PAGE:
• The loss of productivity while key personnel are required to deal with the FAA, NTSB, the local law enforcement, media, family counselling, depositions and court attendance. The amount of time it will take to simply “deal with” the details of the claims process/paperwork is staggering. 

• Possible damage to your future insurance program in terms of rating and insurability. 

• The chance the loss amount will exceed the limits of insurance purchased

• If the aircraft is repairable, the diminution of value caused by the loss history to the aircraft. 

• Loss of key personnel and staff. Often the most important players in a company are the ones utilizing the aircraft. 


It should be apparent that the cost of an accident is far more than meets the eye. This is a huge consideration! Now that you are aware, it should be crystal clear that your strategy is to go on the offensive and control what is in your power to prevent.

Loss prevention is paramount. Safety initiatives, recurrent training programs for your pilots and mechanics and emergency response plans (for example) all are far less expensive than the potential damage of a covered claim. 

As good as insurance is, it simply cannot and does not cover everything. There is no substitute for a well-conceived and executed Safety Management System that is effective in reducing the likelihood of an accident. 


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Client Testimonial

“Hope Aviation makes buying insurance a pleasant experience!”

John Mason, Valcolm, Inc.

2014 Aviation Insurance Outlook

Three years ago it appeared as if aviation insurance rates might soon begin trending upwards. Despite a steady increase in claim payments, however, additional capacity (new markets) tempered rates for a few more years. As 2014 begins, several – but not all – carriers are indicating modest rises in rates across most lines of aviation insurance. While we do not foresee massive premium hikes, it may be best to budget for potential single-digit rises in aviation insurance premiums this year. As always, we aggressively market and benchmark clients’ programs to assure the most competitive combination of coverage and rates.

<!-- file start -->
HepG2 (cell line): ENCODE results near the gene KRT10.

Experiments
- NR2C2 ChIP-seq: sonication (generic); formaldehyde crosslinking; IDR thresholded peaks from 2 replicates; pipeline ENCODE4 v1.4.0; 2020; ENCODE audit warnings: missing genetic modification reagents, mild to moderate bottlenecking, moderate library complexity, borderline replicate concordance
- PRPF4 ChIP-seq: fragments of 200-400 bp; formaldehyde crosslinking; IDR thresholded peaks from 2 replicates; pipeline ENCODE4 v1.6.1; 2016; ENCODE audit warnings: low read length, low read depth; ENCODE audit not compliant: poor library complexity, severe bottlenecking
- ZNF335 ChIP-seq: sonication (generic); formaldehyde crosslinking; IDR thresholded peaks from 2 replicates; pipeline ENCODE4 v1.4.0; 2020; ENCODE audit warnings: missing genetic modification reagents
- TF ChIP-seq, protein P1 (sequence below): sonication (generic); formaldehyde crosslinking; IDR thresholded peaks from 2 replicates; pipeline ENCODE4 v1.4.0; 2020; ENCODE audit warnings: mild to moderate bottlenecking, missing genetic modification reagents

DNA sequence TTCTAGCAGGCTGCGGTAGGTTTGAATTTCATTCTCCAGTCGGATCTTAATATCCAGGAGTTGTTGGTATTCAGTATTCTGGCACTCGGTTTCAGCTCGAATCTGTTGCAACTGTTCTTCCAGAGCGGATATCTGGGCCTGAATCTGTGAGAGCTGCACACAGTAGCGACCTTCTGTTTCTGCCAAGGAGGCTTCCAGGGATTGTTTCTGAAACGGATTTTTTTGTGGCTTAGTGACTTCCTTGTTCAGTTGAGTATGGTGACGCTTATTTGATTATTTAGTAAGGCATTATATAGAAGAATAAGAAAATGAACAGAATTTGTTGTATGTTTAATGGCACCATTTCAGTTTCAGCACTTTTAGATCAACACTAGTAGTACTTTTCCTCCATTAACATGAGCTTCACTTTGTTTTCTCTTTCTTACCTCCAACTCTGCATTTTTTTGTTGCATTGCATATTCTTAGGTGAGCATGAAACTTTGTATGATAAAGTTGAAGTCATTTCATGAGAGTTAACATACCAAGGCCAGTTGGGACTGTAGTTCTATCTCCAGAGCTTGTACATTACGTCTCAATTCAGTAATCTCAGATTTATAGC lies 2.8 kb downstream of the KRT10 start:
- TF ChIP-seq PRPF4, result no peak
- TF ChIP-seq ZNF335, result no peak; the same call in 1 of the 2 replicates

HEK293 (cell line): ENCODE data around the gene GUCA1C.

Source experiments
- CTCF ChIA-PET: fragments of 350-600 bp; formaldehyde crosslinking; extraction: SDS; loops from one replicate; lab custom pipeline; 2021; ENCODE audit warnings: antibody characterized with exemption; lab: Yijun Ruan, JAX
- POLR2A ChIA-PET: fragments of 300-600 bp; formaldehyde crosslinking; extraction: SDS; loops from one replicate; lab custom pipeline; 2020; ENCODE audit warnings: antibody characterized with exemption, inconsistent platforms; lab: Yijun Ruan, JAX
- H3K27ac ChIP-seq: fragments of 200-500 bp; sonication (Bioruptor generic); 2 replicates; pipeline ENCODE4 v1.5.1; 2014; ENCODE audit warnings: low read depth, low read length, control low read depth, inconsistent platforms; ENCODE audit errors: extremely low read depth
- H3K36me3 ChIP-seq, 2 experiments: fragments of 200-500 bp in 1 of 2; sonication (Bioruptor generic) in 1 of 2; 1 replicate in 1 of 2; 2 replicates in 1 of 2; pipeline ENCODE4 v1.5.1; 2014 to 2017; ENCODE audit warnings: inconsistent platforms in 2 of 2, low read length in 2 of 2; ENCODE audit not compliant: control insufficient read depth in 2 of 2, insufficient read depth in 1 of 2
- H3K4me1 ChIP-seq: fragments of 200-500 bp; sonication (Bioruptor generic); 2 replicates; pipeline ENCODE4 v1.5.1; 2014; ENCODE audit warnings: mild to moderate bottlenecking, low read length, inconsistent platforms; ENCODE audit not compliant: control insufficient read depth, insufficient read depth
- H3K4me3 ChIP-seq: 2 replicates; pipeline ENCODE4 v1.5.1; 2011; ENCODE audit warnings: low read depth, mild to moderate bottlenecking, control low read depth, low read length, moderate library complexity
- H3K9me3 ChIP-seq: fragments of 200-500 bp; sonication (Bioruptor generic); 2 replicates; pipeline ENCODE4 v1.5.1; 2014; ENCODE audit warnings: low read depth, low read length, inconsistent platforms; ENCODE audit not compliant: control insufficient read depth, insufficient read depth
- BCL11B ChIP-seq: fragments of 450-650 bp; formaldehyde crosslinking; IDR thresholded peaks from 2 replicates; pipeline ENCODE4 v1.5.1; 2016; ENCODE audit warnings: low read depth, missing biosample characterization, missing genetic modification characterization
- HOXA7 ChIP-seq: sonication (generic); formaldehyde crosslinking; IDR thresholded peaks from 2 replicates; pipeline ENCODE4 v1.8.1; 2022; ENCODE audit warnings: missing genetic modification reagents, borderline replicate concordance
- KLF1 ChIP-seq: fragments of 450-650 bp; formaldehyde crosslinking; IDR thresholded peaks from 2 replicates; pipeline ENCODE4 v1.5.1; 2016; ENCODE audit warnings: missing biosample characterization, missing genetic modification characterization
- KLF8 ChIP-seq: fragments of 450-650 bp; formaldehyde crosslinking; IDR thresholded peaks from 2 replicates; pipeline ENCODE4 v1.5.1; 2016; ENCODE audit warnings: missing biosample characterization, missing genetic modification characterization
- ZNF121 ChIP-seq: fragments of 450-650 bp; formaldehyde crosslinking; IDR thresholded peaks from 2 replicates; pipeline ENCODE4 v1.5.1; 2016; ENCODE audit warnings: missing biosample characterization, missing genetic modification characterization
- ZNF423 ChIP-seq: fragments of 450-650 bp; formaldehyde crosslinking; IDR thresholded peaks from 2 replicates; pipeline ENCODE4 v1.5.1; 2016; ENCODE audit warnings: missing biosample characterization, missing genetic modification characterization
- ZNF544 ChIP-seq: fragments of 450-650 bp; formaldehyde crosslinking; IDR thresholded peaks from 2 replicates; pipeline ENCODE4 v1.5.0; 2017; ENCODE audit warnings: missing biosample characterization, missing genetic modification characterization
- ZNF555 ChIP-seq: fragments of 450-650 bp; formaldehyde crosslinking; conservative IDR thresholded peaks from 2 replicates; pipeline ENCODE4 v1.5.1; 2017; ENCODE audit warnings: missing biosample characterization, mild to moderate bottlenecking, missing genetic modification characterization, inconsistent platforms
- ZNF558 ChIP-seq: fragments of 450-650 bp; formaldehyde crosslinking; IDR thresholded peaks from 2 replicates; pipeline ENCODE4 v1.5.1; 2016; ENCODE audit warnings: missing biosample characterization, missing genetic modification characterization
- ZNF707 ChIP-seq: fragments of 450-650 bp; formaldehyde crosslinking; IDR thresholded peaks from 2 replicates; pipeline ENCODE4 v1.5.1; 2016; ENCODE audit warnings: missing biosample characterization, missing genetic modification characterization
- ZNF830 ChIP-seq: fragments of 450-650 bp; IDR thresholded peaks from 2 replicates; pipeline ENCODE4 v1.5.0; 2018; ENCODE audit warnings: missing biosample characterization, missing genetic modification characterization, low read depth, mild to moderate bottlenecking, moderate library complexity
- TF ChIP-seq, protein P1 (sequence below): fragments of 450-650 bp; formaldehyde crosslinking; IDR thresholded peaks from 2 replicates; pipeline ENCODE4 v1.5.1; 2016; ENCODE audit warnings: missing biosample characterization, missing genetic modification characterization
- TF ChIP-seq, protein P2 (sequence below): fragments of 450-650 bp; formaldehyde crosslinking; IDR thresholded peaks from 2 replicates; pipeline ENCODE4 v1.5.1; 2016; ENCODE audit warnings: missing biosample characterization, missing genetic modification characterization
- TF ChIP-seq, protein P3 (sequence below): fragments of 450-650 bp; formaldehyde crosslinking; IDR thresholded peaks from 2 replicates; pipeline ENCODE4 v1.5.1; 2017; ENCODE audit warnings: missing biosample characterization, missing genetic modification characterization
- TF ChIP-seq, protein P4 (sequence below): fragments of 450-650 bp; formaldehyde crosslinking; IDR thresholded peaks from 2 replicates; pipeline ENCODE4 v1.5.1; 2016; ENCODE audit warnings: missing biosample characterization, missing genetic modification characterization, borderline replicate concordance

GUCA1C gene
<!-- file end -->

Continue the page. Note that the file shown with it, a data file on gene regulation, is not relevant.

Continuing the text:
It Takes a Team – Staffing Update

We are pleased to announce a few staff updates and milestones for 2014 as we aim for continuous improvement while also growing our business.

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After being named Senior Account Executive last year, Kelli Feathers will begin solely handling a broad cross-section of our client renewals this year. She has been with the firm since 2005 and is an experienced property and casualty agent with a wide range of aviation insurance expertise. Kelli can be reached at kfeathers@hopeaviation.com.

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Tami Davis has rejoined the team as Account Executive and will continue to build on her ten-year career at Hope Aviation. She has a Bachelor’s degree from the University of South Carolina and, like all our Account Executives, is a licensed property and casualty agent. You can welcome Tami back at tdavis@hopeaviation.com.


Later this year, broker Shannon Hope will celebrate ten years with Hope Aviation. Since joining us in 2004, Shannon has continued building on the HOPE reputation for excellence. 


To close out the 50th Anniversary year of Hope Aviation Insurance, we swapped our annual Christmas party for an afternoon of volunteering at Harvest Hope Food Bank.  Together, we packed 500 boxes of food for low-income elderly in our home town.


NTSB’s 2014 ‘Most Wanted’ List Includes Items That Apply to Business Aviation

The National Transportation Safety Board (NTSB) has released its “Most Wanted” list of transportation improvements for 2014, with three of the ten focus areas having application to business aviation.

Two of the priorities on the 2014 list — eliminating distractions caused by personal electronic devices (PEDs) and identifying and communicating hazardous weather to general aviation pilots — are areas addressed by NBAA’s Safety Committee in its Top 10 safety focus areas, noted committee Chairman Eric Barfield.

Barfield, a Hope broker, goes on to explain that, “When it comes to eliminating distractions, we totally support what the NTSB calls  ‘PED-Free transportation operations’…We advance that agenda tactically through two dedicated areas in NBAA’s Top 10 -No. 1: The impact of technology and No. 2: Task Saturation: whether you’re flying or fixing an airplane, focus on the task at hand.”

In 2014, the NTSB will focus its general aviation advocacy in the area of hazardous weather, noting that in 2011 weather was a factor in 1,466 accidents that resulted in 444 deaths.

You can finish reading the full article here.